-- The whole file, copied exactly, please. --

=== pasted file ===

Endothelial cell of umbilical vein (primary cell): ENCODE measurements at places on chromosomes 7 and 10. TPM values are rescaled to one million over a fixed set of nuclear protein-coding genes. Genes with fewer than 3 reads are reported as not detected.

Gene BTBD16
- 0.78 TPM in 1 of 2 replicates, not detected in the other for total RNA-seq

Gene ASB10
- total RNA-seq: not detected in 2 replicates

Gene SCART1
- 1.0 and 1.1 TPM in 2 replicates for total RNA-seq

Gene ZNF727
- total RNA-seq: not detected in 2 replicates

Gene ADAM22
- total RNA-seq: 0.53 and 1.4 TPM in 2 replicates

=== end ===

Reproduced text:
Endothelial cell of umbilical vein (primary cell): ENCODE measurements at places on chromosomes 7 and 10. TPM values are rescaled to one million over a fixed set of nuclear protein-coding genes. Genes with fewer than 3 reads are reported as not detected.

Gene BTBD16
- 0.78 TPM in 1 of 2 replicates, not detected in the other for total RNA-seq

Gene ASB10
- total RNA-seq: not detected in 2 replicates

Gene SCART1
- 1.0 and 1.1 TPM in 2 replicates for total RNA-seq

Gene ZNF727
- total RNA-seq: not detected in 2 replicates

Gene ADAM22
- total RNA-seq: 0.53 and 1.4 TPM in 2 replicates